leader -- someone with an ideal combination of rare talent and strong character
-- rise to a position of great responsibility in public service. With General
Keith B. Alexander ... Americans are again experiencing this auspicious state of
Lawmakers and the public are increasingly taking a different
view. They are skeptical about what Alexander has been doing with all the data
he's collecting -- and why he's been willing to push the bounds of the law to
get it. If he's going to preserve his empire, he'll have to mount the biggest
charm offensive of his career. Fortunately for him, Alexander has spent as much
time building a political base of power as a technological one.
* * *
Those who know Alexander say he is introspective,
self-effacing, and even folksy. He's fond of corny jokes and puns and likes to
play pool, golf, and Bejeweled
addictive puzzle game, on which he says he routinely scores more than 1 million
Alexander is also as skilled a Washington knife fighter as
they come. To get the NSA job, he allied himself with the Pentagon brass, most
notably Donald Rumsfeld, who distrusted Hayden and thought he had been trying
to buck the Pentagon's control of the NSA. Alexander also called on all the
right committee members on Capitol Hill, the overseers and appropriators who
hold the NSA's future in their hands.
When he was running the Army's Intelligence and Security
Command, Alexander brought many of his future allies down to Fort Belvoir for a
tour of his base of operations, a facility known as the Information Dominance
Center. It had been designed by a Hollywood set designer to mimic the bridge
of the starship Enterprise from Star Trek, complete with chrome panels, computer
stations, a huge TV monitor on the forward wall, and doors that made a
"whoosh" sound when they slid open and closed. Lawmakers and other
important officials took turns sitting in a leather "captain's
in the center of the room and watched as Alexander, a lover of science-fiction
movies, showed off his data tools on the big screen.
"Everybody wanted to sit in the chair at least once to
pretend he was Jean-Luc
says a retired officer in charge of VIP visits.
Alexander wowed members of Congress with his eye-popping
command center. And he took time to sit with them in their offices and explain
the intricacies of modern technology in simple, plain-spoken language. He
demonstrated a command of the subject without intimidating those who had none.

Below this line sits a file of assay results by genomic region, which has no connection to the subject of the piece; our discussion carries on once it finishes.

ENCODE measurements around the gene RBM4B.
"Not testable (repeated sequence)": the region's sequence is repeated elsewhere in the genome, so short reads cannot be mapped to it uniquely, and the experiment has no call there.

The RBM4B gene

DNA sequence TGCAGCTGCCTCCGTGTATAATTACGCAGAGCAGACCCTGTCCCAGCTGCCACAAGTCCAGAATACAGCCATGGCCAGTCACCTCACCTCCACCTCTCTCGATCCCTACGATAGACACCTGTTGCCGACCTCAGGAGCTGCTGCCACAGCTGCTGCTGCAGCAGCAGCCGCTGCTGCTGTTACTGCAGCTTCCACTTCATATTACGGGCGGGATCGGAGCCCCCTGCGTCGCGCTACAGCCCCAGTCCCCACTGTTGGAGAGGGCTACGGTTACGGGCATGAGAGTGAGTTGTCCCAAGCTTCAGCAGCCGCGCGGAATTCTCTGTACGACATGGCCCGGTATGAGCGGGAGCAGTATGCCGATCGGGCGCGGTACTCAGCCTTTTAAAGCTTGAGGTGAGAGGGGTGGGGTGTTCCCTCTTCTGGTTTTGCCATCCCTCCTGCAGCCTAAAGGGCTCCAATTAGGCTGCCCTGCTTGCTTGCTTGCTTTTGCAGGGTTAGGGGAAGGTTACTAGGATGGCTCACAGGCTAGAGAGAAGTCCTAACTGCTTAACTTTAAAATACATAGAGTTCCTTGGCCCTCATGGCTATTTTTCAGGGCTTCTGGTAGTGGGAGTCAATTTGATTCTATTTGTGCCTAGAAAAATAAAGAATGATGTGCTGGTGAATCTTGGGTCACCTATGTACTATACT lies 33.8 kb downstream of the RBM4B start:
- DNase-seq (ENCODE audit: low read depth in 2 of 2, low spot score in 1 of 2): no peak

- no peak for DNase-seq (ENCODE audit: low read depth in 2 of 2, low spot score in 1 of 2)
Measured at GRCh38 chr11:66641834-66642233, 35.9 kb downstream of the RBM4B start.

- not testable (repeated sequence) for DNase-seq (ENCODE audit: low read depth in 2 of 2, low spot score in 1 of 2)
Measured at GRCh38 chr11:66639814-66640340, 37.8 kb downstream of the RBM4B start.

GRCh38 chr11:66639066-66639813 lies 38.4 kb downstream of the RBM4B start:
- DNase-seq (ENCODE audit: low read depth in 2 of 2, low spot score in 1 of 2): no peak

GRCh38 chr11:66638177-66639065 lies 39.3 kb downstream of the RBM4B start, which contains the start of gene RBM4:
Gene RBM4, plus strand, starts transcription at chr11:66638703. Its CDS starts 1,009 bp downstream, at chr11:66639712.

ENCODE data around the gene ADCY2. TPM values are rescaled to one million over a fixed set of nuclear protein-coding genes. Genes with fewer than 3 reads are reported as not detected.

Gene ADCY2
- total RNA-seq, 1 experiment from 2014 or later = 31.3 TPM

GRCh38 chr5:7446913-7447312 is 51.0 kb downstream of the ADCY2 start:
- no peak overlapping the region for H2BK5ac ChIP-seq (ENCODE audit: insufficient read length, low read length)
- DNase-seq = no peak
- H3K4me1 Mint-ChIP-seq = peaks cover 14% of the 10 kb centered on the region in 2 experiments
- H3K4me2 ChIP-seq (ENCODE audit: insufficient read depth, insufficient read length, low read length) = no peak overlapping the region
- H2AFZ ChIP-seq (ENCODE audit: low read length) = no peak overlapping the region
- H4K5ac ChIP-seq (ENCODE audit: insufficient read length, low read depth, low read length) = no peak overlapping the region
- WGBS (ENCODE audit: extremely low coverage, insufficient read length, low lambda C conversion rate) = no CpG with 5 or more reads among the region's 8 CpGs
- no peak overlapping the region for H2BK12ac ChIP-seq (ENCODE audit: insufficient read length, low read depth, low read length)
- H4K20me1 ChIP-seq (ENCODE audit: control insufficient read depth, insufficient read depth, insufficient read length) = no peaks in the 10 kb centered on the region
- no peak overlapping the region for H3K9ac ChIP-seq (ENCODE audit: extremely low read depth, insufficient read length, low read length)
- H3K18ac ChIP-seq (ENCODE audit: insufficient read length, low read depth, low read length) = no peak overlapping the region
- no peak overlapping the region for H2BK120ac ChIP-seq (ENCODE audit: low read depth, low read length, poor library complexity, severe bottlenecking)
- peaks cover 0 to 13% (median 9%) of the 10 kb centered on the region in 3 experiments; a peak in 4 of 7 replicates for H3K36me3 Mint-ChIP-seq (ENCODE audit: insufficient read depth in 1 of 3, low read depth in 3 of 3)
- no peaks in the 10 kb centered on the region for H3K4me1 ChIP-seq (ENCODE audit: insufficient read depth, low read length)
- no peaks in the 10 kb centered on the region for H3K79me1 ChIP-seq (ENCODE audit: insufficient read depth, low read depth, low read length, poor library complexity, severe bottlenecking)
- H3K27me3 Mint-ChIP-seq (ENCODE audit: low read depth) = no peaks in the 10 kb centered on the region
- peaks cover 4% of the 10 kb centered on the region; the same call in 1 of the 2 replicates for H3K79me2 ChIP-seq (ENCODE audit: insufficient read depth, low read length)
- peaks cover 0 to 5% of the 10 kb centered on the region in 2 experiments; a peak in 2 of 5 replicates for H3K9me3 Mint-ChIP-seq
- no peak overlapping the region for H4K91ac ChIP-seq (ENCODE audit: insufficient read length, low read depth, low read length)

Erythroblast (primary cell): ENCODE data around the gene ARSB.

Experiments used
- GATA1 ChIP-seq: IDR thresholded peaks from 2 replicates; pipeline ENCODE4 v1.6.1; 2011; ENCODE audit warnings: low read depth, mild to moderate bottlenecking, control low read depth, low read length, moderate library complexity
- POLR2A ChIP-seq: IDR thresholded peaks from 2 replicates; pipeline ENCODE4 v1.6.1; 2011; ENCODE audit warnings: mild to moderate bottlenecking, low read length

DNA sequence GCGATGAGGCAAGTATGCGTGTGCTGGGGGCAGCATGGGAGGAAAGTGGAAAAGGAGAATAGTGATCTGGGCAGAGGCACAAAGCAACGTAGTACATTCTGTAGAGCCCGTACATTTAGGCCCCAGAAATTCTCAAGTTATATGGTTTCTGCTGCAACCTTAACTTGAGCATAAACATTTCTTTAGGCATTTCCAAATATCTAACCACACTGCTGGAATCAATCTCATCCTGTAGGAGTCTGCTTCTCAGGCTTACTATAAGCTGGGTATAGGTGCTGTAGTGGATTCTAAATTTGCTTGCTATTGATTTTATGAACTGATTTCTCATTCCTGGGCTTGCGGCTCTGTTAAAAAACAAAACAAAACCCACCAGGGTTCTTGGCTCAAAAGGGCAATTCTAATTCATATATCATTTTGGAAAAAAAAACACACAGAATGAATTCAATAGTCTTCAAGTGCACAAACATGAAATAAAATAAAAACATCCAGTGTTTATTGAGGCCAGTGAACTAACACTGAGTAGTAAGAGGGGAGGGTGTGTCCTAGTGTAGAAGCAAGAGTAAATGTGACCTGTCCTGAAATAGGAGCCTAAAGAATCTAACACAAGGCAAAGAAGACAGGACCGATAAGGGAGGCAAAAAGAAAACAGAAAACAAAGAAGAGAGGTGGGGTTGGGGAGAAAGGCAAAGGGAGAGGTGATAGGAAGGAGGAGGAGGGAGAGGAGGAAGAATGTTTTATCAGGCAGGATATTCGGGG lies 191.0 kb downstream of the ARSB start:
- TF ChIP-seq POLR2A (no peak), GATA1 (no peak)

"Alexander is 10 times the political general as David
Petraeus," says the former administration official, comparing the NSA
director to a man who was once considered a White House contender. "He
could charm the paint off a wall."
Alexander has had to muster every ounce of that political
savvy since the Snowden leaks started coming in June. In closed-door briefings,
members of Congress have accused him of deceiving them about how much
information he has been collecting on Americans. Even when lawmakers have
screamed at him from across the table, Alexander has remained
"unflappable," says a congressional staffer who has sat in on
numerous private briefings since the Snowden leaks. Instead of screaming back,
he reminds lawmakers about all the
terrorism plots that the NSA has claimed to help foil.
"He is well aware that he will be criticized if there's
another attack," the staffer says. "He has said many times, 'My job
is to protect the American people. And I have to be perfect.'"
There's an implied threat in that statement. If Alexander
doesn't get all the information he wants, he cannot do his job. "He never
says it explicitly, but the message is, 'You don't want to be the one to make
me miss,'" says the former administration official. "You don't want
to be the one that denied me these capabilities before the next attack."
Alexander has a distinct advantage over most, if not all,
intelligence chiefs in the government today: He actually understands the
multibillion-dollar technical systems that he's running.
"When he would talk to our engineers, he would get down
in the weeds as far as they were. And he'd understand what they were talking